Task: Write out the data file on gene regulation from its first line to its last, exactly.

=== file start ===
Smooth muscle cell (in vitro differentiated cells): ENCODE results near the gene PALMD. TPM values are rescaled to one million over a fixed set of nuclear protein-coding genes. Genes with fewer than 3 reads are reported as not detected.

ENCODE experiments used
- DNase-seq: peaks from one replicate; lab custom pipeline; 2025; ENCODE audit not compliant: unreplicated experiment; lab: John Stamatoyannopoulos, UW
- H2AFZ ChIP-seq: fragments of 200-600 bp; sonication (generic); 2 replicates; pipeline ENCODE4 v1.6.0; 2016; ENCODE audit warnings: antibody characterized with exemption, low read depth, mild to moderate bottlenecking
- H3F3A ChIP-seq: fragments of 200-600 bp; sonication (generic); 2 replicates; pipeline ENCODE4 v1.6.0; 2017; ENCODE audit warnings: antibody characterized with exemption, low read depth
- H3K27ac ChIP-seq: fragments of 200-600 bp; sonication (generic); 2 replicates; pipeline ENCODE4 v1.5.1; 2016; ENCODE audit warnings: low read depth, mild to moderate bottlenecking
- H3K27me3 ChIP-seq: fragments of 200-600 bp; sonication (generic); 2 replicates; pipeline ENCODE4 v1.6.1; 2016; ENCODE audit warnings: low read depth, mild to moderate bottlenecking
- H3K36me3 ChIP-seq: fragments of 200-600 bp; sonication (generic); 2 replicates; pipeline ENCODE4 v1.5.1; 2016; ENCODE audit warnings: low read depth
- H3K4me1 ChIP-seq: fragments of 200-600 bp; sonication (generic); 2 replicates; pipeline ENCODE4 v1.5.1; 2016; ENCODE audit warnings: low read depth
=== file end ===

Smooth muscle cell (in vitro differentiated cells): ENCODE results near the gene PALMD. TPM values are rescaled to one million over a fixed set of nuclear protein-coding genes. Genes with fewer than 3 reads are reported as not detected.

ENCODE experiments used
- DNase-seq: peaks from one replicate; lab custom pipeline; 2025; ENCODE audit not compliant: unreplicated experiment; lab: John Stamatoyannopoulos, UW
- H2AFZ ChIP-seq: fragments of 200-600 bp; sonication (generic); 2 replicates; pipeline ENCODE4 v1.6.0; 2016; ENCODE audit warnings: antibody characterized with exemption, low read depth, mild to moderate bottlenecking
- H3F3A ChIP-seq: fragments of 200-600 bp; sonication (generic); 2 replicates; pipeline ENCODE4 v1.6.0; 2017; ENCODE audit warnings: antibody characterized with exemption, low read depth
- H3K27ac ChIP-seq: fragments of 200-600 bp; sonication (generic); 2 replicates; pipeline ENCODE4 v1.5.1; 2016; ENCODE audit warnings: low read depth, mild to moderate bottlenecking
- H3K27me3 ChIP-seq: fragments of 200-600 bp; sonication (generic); 2 replicates; pipeline ENCODE4 v1.6.1; 2016; ENCODE audit warnings: low read depth, mild to moderate bottlenecking
- H3K36me3 ChIP-seq: fragments of 200-600 bp; sonication (generic); 2 replicates; pipeline ENCODE4 v1.5.1; 2016; ENCODE audit warnings: low read depth
- H3K4me1 ChIP-seq: fragments of 200-600 bp; sonication (generic); 2 replicates; pipeline ENCODE4 v1.5.1; 2016; ENCODE audit warnings: low read depth